The Archbishop of Canterbury has joined the head of the Catholic Church in England and Wales in expressing concern at the potential for the British embassy in Israel to be moved from Tel Aviv to the contested holy city of Jerusalem.
In a statement to Jewish News, a spokesman for Most Rev Justin Welby said :
"The archbishop is concerned about the potential impact of moving the British embassy in Israel from Tel Aviv to Jerusalem before a negotiated settlement between Palestinians and Israelis has been reached.
"He is in touch with Christian leaders in the Holy Land and continues to pray for the peace of Jerusalem."
It's understood Liz Truss discussed the idea of relocating the Embassy with her Israeli counterpart Yair Lapid last month during the United Nations' General Assembly.
Last week Cardinal Vincent Nicholls warned the Prime Minister there would be 'seriously damaging' consequences if the Embassy was relocated.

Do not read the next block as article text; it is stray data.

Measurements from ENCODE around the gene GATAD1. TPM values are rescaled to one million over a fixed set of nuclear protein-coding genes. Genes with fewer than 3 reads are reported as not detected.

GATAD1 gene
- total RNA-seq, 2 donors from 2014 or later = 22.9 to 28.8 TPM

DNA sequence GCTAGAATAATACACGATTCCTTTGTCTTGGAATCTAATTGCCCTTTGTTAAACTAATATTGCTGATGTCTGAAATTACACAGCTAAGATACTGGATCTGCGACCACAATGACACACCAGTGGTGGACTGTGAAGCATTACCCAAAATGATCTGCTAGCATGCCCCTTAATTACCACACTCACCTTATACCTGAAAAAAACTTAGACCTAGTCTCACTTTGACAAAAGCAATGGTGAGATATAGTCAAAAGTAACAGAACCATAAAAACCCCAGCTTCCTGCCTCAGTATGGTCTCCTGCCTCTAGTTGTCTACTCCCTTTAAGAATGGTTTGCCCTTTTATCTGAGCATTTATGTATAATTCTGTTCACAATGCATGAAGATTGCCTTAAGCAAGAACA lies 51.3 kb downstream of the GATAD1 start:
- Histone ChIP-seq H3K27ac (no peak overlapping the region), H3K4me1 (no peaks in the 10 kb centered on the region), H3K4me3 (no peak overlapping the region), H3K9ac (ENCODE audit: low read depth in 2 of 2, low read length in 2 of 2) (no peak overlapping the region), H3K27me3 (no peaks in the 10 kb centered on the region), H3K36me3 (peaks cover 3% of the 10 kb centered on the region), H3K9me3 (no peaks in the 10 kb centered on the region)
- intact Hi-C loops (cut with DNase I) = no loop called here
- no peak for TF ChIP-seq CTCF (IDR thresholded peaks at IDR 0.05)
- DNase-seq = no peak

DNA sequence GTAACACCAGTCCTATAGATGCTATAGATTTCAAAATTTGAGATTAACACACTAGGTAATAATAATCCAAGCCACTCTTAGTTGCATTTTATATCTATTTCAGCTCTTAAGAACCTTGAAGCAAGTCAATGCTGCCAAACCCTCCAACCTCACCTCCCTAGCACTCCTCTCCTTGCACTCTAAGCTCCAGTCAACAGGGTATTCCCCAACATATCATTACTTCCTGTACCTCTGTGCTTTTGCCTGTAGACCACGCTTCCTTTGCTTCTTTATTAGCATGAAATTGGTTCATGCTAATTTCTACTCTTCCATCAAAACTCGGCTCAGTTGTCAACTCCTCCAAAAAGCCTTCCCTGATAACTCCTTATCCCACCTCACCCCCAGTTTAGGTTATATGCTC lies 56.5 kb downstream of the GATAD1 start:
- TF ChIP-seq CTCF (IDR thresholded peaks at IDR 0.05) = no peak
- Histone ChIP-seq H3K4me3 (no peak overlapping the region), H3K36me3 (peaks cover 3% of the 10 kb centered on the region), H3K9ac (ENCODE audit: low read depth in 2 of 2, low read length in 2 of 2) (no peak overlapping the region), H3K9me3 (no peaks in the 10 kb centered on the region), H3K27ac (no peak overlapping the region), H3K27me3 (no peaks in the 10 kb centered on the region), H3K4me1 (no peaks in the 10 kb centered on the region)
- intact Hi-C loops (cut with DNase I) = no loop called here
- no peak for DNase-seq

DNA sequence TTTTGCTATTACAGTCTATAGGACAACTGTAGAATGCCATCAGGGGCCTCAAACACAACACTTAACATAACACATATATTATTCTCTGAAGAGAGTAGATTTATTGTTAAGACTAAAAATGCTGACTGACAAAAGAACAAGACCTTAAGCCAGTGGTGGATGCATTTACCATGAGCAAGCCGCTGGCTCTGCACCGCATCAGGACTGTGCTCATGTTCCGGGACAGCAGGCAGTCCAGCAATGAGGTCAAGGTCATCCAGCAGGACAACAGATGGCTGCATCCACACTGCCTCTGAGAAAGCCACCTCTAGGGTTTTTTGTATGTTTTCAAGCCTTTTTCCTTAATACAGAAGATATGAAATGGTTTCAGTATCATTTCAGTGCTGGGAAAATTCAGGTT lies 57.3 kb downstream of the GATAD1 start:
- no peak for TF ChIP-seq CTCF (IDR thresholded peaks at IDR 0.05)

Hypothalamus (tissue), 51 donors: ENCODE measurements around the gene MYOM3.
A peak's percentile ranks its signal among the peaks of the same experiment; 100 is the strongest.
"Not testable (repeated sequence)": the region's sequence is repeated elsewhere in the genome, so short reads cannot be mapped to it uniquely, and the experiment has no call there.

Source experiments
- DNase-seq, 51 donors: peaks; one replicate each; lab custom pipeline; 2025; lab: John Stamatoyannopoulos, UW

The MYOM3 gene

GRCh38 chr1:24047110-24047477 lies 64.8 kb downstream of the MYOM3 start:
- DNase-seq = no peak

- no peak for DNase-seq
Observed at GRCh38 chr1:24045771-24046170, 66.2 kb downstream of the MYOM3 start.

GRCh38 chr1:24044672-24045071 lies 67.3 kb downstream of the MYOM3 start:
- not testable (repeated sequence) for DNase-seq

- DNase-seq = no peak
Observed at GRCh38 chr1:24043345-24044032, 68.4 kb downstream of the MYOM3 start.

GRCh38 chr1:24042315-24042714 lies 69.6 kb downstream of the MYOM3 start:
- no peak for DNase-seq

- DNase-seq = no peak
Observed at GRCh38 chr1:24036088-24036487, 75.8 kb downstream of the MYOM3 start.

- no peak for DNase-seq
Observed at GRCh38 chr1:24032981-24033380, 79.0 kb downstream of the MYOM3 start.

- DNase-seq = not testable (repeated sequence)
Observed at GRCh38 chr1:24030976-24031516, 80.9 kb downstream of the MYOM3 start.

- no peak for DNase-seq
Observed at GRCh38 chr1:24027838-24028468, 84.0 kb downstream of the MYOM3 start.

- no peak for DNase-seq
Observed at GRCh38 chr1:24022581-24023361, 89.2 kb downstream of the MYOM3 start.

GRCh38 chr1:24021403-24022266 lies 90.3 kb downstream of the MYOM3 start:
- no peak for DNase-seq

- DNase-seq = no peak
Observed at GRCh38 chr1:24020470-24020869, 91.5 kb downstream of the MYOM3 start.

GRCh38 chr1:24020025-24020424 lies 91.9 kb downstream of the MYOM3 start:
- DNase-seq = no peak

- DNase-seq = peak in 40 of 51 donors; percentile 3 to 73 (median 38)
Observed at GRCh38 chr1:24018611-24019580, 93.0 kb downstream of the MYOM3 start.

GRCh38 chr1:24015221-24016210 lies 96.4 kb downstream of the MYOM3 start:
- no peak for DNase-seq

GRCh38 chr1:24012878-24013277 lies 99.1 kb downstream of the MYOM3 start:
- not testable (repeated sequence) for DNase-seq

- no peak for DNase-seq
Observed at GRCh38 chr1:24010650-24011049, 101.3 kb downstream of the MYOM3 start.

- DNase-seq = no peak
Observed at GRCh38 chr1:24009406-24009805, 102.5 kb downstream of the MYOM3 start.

Writing on Twitter he said any move would hinder any "possibility of lasting peace in the region" and would damage the "international reputation of the United Kingdom".
Former US President sparked controversy by moving the US Embassy to Jerusalem from Tel Aviv in 2018.
The location is particularly sensitive because both Israelis and Palestinians consider Jerusalem to be their capital. Most countries have kept their diplomatic presence in Tel Aviv until a two-state solution can be reached.